Service Spoons: A Project to Help Kids (and Parents!) Remember the True Meaning of Christmas
(Or any time of year!)
The idea for service spoons comes from the desire to find ways to help our kids understand the reason for the season. That said, it’s great for any time of the year in teaching kids (and ourselves) to focus outward and think about others.
How it works is that there are 12 spoons correlating with the 12 days before Christmas, or any 12 days that you like at any time of the year. Each day we hang a spoon and accomplish the associated task.
Why spoons? The spoon is an excellent symbol for service, and what I love about these wooden spoons is that they are simple, they are each unique, and they are humble. These ideas are not huge or expensive. They are small ways to make a difference.
On the backside of each handle I’ve written a few words to queue us into what we will do that day. Here is our list, as well as a few extra ideas:
25 Service ideas for families
- Make treats for family and/or friends and deliver them
- write notes for service members
- Delivery goodie bags to first responders
- Make something for teachers
- Make cards and visit a nursing home
- Go caroling
- Make and hand out homeless kits
- Make and deliver grab bags for hospitalized children
- Leave candy canes and a simple message on the card in a hospital parking lot
- Do things for family members as Secret Service Santa’s
- Donate to a woman’s shelter
- Read the nativity as a family [I realize this one is not specifically a service project, but it fits well as a Christmas Eve activity and discussion time]
- Shovel a neighbor’s snow or rake their yard
- Donate clothes or toys to kids in foster care
- volunteer at a pet rescue
- pick up litter
- donate to a wishing tree
- do a knock and run for a family in need
- Make something for your neighbors
- invite someone to play and say nice things to others all day
- pay for the car behind you in a drive through
- make a homemade gift for someone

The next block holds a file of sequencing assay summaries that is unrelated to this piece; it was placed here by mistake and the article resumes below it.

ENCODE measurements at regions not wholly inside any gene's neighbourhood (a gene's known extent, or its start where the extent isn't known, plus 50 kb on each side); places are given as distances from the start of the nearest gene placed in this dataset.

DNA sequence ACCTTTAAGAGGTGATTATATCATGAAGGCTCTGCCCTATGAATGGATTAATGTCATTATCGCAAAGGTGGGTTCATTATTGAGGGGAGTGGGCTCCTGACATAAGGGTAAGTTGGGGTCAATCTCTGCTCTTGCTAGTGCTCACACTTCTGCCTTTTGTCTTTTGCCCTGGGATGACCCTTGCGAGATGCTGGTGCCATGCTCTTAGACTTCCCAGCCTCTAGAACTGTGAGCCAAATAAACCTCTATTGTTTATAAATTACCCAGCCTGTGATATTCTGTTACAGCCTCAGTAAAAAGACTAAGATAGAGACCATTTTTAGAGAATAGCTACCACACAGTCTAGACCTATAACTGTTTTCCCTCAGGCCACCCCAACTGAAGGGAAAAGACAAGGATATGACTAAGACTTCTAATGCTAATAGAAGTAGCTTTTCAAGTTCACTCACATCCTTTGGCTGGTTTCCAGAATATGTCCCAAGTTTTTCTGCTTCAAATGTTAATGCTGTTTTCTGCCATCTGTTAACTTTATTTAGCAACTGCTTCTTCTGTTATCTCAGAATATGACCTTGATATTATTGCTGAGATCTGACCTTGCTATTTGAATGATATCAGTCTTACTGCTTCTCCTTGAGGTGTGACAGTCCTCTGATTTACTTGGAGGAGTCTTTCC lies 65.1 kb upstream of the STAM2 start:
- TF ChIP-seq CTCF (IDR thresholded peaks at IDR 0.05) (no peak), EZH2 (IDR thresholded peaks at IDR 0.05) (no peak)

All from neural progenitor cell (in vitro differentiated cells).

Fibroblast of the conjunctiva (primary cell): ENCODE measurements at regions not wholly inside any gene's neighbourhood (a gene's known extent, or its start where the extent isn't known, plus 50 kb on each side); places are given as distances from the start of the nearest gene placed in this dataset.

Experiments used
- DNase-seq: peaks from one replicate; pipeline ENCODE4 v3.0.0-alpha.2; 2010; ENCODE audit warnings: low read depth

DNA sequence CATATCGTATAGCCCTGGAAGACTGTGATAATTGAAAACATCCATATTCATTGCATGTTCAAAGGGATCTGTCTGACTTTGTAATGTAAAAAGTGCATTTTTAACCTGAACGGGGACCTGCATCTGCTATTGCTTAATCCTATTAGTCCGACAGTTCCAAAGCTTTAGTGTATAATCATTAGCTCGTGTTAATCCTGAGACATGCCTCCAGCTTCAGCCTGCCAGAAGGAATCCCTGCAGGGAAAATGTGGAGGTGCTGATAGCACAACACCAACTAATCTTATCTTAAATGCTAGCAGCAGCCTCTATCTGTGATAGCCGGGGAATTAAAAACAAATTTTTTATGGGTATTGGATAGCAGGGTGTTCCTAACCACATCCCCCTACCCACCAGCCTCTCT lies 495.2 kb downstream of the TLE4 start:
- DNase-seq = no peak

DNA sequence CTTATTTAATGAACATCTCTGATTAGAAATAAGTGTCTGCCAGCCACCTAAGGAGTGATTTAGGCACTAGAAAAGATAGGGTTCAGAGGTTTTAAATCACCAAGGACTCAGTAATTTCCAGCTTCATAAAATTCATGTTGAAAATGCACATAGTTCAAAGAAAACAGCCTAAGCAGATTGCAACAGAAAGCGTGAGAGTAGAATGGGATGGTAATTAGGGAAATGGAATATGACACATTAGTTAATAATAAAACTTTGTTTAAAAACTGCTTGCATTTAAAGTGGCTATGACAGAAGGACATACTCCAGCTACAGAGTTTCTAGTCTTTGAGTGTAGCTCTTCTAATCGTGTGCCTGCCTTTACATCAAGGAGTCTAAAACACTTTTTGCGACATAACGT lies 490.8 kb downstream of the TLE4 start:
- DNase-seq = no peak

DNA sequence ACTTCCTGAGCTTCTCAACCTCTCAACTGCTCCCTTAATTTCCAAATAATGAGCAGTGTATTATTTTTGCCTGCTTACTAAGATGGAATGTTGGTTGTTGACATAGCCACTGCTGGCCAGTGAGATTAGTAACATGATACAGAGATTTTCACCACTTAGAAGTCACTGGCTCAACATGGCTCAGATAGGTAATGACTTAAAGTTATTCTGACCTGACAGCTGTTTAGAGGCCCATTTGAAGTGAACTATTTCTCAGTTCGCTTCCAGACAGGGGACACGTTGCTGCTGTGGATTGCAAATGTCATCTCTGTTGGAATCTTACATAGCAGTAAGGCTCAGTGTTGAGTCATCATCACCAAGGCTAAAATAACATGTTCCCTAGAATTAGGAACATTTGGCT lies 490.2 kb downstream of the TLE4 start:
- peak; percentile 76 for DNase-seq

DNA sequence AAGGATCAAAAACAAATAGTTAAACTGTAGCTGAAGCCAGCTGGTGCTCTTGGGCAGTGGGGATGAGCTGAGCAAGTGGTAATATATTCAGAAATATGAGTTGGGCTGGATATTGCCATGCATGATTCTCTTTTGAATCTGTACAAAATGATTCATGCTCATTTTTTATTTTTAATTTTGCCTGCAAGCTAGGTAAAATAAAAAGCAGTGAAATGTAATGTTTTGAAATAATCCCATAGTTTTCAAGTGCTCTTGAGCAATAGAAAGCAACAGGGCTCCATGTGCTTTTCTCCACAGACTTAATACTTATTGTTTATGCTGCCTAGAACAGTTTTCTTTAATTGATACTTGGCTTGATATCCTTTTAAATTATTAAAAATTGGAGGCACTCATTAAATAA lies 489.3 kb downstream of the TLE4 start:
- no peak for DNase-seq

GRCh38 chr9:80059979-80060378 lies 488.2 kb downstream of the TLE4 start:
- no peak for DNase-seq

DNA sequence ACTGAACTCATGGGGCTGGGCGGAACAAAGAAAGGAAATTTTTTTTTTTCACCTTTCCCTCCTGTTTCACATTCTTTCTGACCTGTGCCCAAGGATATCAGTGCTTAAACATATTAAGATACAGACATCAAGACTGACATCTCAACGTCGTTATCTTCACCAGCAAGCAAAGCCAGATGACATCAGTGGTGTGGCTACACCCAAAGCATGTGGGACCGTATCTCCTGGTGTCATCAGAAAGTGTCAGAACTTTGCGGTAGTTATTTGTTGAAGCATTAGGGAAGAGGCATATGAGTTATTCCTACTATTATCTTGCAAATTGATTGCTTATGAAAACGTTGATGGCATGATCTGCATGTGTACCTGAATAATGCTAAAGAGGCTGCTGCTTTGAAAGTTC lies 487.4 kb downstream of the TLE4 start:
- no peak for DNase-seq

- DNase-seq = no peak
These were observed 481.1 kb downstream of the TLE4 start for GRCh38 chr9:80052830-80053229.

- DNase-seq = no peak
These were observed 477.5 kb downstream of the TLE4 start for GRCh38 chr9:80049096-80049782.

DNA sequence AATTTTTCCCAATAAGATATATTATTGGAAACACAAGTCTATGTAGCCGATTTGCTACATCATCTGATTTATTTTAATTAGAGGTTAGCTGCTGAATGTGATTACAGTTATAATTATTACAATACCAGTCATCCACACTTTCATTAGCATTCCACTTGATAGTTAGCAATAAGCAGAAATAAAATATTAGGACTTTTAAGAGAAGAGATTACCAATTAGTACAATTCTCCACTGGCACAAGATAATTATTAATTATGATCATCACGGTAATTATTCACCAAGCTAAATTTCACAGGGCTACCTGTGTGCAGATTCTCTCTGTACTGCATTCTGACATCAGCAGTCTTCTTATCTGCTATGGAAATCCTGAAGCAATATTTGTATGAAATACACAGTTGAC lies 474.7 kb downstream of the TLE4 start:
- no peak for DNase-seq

- buy someone’s dessert at a restaurant
- invite someone new to play
- help out at home, do chores without being asked
For the tutorial part of this post I am going to show and tell you how I carved the spoons. The display method is up to you. I’ve also included a video so that you can see the tools in use, which can be a lot more helpful than simply reading about the process.
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Materials and tools:
spoon gouge (I started with this cheap one and switched to this one, which I’ll talk about below)
sander (See below)
oil or other finish (I used Walrus oil)
So completely optional:
How to Carve a Wooden Spoon
Note: I’m not going to fill this tutorial with photos. It’s such a video depending process that instead I’m going to rely mostly on the video.
Step 1: wood selection
This is a great project for those wood scraps you have laying around. If this is your first spoon you would do well to take the advice of one of the Woodcraft employees I spoke with, and start with basswood. But if you have no sense or reason, and like me you believe in jumping in the deep end before you learn to swim, go ahead and use whatever is prettiest.
Step 2: sketch rough spoon shapes
Use a pencil to lay out some basic spoon designs. My advice is not to look at anybody else’s spoons, just go for it and draw whatever looks good to you. You do want to be aware of wood grain. Don’t try to carve a spoon across the grain, go with it.
Step 3: cut the spoon shape
I consider myself a hybrid woodworker, meaning I like to use a combination of power and hand tools. Both have their strengths, and learning hand tools has definitely helped me in my machine work. So for this I prefer to use the bandsaw to cut out the shape, and then a number of hand tools thereafter. You can certainly carve this with hand tools entirely if you like. Given that for this project I made 12 spoons, that wasn’t really something I gave any thought to.
Step 4: sketch shape of spoon bowl and carve with spoon gouge
I started out with this super cheap spoon gouge from Amazon, and absolutely killed it on some hard maple. Despite numerous close observations of Paul Sellers sharpening methods, I was unable to get the tool as sharp as I would like it, and finally went to my local Woodcraft and picked up a new Pfeil gouge. The difference was fairly dramatic. Given it to do over again I would buy the nicer gouge from the start, even though it was a little more money. So I’m going to give you the links to both.
Hold the gouge firmly with both hands, one by the handle, and the other gripping the metal close to the carving surface for stability. The purpose here is rough gouging – that is, removal of material. Don’t try to make it perfect, just get the shape you want gouged out.
Step 4.5: When you need more power